Annual ‘Running for Research’ program raises over $120K for Prader-Willi Syndrome research

Since 2019, Running for Research has grown in ways its founders never anticipated. Supported through peer-to-peer fundraising efforts, Running for Research is a fundraising program dedicated to raising awareness and support for Prader-Willi Syndrome research at the University of Florida.

“I am thrilled to have this platform, which was started by a parent of a patient and is completely managed by parents of patients,” said Jennifer Miller, M.D., pediatric endocrinologist and director of the UF Health Prader-Willi Syndrome program.

“Their support means I am able to perform research studies that will directly impact the quality of life for my patients,” Miller said.

Stephan, Clementine and Kelly Guillou pose for a photo in this year’s Running for Research T-shirt. The Guillou Family helped to create the Running for Research event in 2019.

UF is internationally known for its PWS research and clinic. Families from all over the United States, Canada and other international locales travel to Gainesville to participate in the clinical program. This year, Running for Research participants were just as diverse.

“We had 51 teams raise money for the 2021 event,” said Kelly Guillou, one of the Running for Research founders and parent to a PWS patient, Clementine.

This year, Running for Research raised an incredible $129,000 for PWS research at UF Health. This is a remarkable achievement given the difficulties of transforming an in-person race event to virtual, due to the COVID-19 pandemic, and a significant jump from the $19,000 this group raised in 2019. In a normal year, participants train to race at Walt Disney World as part of the annual Run Disney races.

“By my estimation, our principle runners ran over 210 miles collectively, and if you add additional family members who ran along for support, we likely logged more than 250 miles,” Guillou said.

Raising money is an important part of this program, but building community for families affected by PWS is another powerful piece of this initiative.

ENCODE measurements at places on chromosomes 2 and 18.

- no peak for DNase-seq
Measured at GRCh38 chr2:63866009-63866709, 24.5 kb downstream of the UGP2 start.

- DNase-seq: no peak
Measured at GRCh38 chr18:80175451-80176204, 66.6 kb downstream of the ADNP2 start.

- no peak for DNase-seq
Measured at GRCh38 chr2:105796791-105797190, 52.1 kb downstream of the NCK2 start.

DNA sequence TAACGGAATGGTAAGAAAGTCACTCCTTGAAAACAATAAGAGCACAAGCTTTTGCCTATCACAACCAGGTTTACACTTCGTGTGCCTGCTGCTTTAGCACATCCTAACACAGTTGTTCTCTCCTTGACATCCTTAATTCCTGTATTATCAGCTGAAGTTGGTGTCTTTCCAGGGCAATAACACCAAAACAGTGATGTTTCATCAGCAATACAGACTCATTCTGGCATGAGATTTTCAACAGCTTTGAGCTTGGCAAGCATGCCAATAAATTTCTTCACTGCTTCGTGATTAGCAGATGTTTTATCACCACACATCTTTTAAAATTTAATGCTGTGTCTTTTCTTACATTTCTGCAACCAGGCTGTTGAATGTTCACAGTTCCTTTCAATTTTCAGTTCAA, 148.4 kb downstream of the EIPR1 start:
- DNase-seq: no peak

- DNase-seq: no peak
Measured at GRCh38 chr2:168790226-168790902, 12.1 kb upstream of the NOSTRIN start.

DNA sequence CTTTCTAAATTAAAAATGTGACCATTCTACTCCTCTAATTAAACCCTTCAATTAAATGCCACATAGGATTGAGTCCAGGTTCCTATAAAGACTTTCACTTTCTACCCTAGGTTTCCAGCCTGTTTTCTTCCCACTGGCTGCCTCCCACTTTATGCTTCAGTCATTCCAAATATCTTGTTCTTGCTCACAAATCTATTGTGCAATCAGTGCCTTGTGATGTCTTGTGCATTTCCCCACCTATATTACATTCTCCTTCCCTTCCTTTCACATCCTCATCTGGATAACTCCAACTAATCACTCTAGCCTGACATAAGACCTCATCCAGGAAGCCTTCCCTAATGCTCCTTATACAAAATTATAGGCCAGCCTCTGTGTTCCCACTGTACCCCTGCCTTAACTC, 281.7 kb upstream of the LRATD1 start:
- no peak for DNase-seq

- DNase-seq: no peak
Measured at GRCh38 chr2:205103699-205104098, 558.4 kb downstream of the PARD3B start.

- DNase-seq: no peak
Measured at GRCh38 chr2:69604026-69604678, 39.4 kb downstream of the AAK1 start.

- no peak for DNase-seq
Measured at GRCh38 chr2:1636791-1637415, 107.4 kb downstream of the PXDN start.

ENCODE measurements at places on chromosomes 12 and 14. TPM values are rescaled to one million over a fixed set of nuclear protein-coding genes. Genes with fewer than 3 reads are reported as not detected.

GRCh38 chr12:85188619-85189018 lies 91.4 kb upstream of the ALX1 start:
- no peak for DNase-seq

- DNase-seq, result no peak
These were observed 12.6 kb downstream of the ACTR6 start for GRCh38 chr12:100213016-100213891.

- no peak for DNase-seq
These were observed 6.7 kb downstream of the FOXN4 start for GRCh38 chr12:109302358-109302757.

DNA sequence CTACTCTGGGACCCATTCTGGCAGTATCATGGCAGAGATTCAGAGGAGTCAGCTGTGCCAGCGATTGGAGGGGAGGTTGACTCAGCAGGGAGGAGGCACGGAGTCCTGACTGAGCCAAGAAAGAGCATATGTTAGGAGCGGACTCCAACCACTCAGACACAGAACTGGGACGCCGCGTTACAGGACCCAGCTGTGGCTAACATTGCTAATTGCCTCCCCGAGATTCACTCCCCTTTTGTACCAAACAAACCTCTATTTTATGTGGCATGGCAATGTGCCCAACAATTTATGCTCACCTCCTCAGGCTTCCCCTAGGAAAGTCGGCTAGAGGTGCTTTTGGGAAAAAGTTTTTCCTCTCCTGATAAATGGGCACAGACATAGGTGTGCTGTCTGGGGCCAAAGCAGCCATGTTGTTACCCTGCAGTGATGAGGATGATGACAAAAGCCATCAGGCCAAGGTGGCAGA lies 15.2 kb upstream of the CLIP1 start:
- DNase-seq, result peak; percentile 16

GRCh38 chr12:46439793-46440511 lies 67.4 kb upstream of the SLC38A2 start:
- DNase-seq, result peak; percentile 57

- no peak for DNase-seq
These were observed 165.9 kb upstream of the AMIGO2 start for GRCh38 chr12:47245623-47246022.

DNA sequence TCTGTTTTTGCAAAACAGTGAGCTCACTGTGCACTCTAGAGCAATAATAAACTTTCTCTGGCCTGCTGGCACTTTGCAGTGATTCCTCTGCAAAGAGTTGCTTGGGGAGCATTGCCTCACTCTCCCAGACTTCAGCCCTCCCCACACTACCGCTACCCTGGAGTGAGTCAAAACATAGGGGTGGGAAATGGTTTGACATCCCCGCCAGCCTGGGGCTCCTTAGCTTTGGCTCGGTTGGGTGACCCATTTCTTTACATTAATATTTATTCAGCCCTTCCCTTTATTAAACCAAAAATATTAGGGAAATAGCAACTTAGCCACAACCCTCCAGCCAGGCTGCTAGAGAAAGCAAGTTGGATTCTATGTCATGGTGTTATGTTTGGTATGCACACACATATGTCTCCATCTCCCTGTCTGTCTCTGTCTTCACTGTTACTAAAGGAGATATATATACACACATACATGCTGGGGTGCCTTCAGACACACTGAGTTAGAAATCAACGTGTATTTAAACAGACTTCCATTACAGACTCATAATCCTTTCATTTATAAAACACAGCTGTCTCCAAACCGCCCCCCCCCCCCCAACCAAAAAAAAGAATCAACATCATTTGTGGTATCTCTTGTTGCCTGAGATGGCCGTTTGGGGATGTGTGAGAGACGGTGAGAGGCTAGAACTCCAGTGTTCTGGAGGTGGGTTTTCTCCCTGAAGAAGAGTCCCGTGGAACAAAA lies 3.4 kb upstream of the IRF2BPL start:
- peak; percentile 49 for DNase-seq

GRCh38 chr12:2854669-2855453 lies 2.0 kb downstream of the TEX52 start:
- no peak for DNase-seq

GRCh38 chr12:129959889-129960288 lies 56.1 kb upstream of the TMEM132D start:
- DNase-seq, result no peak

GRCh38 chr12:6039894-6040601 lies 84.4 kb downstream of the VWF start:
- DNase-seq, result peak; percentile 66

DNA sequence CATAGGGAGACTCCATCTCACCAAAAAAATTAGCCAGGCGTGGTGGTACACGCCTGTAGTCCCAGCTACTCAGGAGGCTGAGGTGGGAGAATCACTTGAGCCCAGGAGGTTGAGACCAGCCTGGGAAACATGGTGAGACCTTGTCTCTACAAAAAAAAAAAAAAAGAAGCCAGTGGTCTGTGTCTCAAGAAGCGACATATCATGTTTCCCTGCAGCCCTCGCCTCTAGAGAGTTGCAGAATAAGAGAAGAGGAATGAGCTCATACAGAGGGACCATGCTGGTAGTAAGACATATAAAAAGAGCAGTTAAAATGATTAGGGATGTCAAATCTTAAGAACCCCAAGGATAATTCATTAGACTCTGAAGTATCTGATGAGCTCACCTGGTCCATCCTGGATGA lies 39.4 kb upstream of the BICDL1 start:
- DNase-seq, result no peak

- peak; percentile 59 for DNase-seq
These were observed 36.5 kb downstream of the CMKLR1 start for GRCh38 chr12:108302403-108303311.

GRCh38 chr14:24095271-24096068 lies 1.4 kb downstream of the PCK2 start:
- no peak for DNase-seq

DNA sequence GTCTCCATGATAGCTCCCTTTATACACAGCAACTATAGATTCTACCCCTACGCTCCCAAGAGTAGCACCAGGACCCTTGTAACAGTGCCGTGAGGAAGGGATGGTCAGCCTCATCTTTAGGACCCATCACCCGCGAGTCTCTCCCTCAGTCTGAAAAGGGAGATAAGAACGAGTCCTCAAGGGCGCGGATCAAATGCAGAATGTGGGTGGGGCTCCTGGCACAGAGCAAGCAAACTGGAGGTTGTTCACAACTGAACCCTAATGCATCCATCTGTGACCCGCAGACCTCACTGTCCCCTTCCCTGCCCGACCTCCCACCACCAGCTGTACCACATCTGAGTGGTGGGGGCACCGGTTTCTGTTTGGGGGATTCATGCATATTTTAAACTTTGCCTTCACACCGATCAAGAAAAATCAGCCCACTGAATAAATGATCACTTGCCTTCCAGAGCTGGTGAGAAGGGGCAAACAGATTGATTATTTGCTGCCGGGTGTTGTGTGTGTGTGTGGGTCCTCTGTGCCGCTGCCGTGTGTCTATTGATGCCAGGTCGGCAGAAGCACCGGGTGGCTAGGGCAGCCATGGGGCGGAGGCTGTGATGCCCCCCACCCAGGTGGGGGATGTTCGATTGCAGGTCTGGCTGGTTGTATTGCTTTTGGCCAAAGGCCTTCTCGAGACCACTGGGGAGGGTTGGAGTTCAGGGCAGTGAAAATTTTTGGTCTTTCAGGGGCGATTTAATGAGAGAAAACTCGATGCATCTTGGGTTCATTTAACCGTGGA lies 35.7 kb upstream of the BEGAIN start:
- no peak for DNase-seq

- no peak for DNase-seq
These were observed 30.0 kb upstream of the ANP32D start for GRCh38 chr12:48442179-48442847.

Maggie Senese and her family have participated in Running for Research since 2019. Her daughter, Bridget, is a PWS patient and the source of her motivation.

“When our family signed up, the ultimate goal was to go beyond our comfort zone and push ourselves the way we push Bridget every single say,” Senese said.

“Any time we wanted to give up, we would think of her. We would think of all the times she wanted to stop, all the times she wanted to just give up, and all the time she wanted to quit. But we didn’t let her!”

Vic and Maggie Senese are photographed with their family. They participate in Running for Research in honor of their daughter, Bridget, held by Maggie.

Prader-Willi Syndrome is a rare genetic disorder that occurs in approximately one out of every 15,000 births. It is a complex condition that affects many areas of development, including growth, metabolism, cognition and behavior. Onset hyperphagia, a constant and unquenchable raging hunger, is the main symptom that keeps most individuals with Prader-Willi Syndrome from becoming independent.

Because of this complicated medical condition, families find comfort by sharing their experiences with others who are undergoing similar challenges. This is one reason first-time participant Jennifer Abshire and her family joined Running for Research as they navigate treatment for her daughter, Claire.

“I loved knowing so many families were working toward a common goal for our kids, and I was blown away by the generosity of friends and family,” Abshire said.

“Receiving a PWS diagnosis feels devastating, and knowing there is no cure can bring moments of hopelessness. But I want to take a positive outlook for my child and my family. Beyond getting Claire to therapies, fundraising is a concrete action I can take to help give her a chance at a bright, independent future.”

The Senese and Abshire families raised $11K and $7K, respectively. In total, the $129,000 raised will support two research studies. The first is a gut microbiome study of PWS patients.

“There is evidence to suggest that the gut microbiome of those individuals with PWS presents with differences versus the ‘typical’ population. Could these variances make a difference in the presentation of the syndrome and its accompanying symptoms?” Guillou said.

The second is a study of a new medication that is in trials with “typical” populations to help control skin picking and hair pulling. Guillou and other parents hope this could work with PWS individuals, too.

In the meantime, the Running for Research program continues to expand. They are planning for additional races and community events to bring together PWS families throughout the year, pending COVID-19 safety restrictions.

Running for Research 2021 By the Numbers

$128,273.32 Total raised from 2020 to 2021

1,192 Number of individual supporters

56 Number of fundraising pages